A lot of it is just coming to terms with aging. I realized that no one ever calls me “akka” anymore, only “auntie”. Its hard enough when the movie heroines were younger than me but if feels so unfair that even the heroes are younger than me now! My body feels like it is falling apart and I have become aware of achy joints and lower energy. Late nights are not interesting anymore, for I just want to be in bed early enough so I can get a good night’s sleep. All the things my parents told me make sense now. My children are starting to say the same things I told my parents.

Like all the other turning points, the mid-life crisis itself can go any of several ways. I have seen it destroy marriages, plunge people into despair and depression. For me though, it lead to a lot of introspection. I found an anchor in my faith, like many people do. I re-evaluated my beliefs, my biases and my goals. I learned to stop fighting life and to go with the flow instead. I sorted out what was really important to me in my life. Most of all, I learned to forgive myself.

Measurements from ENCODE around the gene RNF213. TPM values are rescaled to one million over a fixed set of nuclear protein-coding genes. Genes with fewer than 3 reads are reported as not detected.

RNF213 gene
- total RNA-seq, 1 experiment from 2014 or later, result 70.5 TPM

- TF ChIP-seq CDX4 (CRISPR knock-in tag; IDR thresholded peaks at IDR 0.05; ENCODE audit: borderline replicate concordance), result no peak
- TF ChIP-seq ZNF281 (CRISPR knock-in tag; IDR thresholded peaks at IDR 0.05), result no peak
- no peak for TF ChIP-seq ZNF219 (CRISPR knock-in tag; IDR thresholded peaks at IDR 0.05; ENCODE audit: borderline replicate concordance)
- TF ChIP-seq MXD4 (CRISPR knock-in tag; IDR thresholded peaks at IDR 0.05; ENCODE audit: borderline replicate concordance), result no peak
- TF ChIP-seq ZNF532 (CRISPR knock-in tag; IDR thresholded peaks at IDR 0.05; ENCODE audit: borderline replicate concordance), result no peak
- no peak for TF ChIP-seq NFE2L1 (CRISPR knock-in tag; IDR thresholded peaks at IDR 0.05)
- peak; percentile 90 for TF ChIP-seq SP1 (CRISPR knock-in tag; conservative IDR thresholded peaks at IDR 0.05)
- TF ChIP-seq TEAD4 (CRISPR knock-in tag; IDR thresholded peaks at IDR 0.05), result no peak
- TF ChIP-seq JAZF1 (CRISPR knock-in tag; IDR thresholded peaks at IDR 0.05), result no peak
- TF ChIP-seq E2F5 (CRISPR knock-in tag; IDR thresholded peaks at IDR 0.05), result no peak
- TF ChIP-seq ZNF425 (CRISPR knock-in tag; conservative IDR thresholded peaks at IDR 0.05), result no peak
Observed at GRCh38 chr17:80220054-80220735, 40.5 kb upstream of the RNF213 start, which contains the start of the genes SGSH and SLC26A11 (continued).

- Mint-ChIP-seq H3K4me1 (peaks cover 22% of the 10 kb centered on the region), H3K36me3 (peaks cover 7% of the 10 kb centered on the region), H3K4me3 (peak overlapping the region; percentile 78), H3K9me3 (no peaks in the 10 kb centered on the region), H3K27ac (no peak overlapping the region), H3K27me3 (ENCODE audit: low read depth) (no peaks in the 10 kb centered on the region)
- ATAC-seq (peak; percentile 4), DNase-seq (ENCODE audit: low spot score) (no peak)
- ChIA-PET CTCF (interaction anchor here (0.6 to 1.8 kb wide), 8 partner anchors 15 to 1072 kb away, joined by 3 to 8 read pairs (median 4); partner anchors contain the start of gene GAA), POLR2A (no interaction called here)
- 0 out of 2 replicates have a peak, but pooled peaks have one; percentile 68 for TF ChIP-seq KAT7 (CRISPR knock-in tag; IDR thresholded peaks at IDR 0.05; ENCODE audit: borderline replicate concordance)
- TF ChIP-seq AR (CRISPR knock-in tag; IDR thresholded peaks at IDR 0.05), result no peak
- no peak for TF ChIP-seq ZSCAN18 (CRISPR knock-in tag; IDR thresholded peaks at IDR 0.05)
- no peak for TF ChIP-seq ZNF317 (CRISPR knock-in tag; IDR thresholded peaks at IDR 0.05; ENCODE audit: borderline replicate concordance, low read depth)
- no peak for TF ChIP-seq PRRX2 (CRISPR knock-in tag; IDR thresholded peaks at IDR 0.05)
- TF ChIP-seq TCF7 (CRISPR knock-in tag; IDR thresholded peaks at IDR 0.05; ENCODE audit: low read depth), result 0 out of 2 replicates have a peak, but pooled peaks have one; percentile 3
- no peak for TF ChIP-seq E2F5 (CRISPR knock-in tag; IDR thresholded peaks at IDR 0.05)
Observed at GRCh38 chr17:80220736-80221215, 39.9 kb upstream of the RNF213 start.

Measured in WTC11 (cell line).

I finally reached a state of mid-life calm. I believe that everything in life happens for a purpose, or at least that you can find a purpose for everything that happens. The roads I took brought me to where I am. And where I am is a very blessed state. Some decisions still nag me… If I had not transferred to Ohio State University, I would have maybe earned my PhD. But then,  I wouldn’t have met my husband. I am glad I took that transfer, and even though I took it for all the wrong reasons, something wonderful came out of it. What I regret is the reasons for which I made that decision, not the decision itself. It has made me realize good can come out of wrong. Maybe when it comes right down to it, its all just about seeing what you want to see; what you choose to see.

Now that I am almost ready to walk up the 40s, I feel relaxed. I feel wiser. I have gone through some tough times and have come out just fine. I am blessed and I am grateful. I have my faith to fall back on. I have my family to help me out. I know that calm doesn’t last forever, but this time I know where I can turn to when I need a calm moment. I also know when I need to turn to calm. I know there is still a lot of life to live, a lot of challenges that will come. There will be ups and and there will be downs, but a lot less regrets. For this time, I choose not to regret.

-AB